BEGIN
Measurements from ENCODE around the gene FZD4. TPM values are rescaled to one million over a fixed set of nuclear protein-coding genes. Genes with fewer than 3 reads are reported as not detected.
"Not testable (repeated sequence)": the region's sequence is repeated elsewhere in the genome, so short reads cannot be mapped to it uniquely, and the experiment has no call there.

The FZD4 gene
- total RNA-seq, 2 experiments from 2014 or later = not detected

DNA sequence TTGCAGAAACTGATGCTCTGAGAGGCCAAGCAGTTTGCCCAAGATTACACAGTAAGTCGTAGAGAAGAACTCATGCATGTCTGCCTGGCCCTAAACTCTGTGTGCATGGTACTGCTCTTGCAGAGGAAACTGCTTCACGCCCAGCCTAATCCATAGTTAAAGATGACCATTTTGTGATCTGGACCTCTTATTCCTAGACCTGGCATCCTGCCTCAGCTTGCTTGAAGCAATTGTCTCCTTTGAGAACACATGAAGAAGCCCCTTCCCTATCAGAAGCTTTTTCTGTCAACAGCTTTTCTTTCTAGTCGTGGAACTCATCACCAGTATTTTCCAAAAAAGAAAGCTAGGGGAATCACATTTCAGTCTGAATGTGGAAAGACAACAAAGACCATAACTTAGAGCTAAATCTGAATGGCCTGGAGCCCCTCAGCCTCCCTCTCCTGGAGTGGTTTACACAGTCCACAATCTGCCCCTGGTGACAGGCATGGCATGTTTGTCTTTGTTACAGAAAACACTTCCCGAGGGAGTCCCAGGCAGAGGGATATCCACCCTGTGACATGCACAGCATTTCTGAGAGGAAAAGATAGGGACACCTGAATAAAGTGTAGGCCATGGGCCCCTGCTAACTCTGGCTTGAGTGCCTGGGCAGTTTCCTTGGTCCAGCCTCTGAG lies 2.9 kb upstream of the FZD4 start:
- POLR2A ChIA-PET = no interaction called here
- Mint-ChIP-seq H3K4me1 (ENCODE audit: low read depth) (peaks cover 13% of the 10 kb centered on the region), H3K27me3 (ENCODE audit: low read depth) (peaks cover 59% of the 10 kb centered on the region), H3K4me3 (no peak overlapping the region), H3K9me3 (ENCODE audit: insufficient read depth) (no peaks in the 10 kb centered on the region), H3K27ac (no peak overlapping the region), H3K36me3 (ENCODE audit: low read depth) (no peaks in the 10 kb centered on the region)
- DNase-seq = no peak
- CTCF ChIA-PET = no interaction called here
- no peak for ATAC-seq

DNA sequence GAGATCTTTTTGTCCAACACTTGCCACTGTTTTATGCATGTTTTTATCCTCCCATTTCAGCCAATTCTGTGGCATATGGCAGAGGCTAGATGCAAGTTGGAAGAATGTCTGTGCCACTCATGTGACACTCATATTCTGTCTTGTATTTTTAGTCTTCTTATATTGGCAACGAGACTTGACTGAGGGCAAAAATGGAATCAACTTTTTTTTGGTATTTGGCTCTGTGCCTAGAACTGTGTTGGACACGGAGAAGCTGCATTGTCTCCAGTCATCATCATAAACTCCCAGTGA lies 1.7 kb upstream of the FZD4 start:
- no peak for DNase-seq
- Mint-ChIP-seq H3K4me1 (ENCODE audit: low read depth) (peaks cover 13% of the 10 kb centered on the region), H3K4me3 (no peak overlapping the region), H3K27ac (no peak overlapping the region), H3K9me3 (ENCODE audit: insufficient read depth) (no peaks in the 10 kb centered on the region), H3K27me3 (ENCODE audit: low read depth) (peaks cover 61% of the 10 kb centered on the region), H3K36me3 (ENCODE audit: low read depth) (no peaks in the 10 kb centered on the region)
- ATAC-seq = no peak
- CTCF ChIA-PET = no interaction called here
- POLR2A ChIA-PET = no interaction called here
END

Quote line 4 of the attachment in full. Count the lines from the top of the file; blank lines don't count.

- total RNA-seq, 2 experiments from 2014 or later = not detected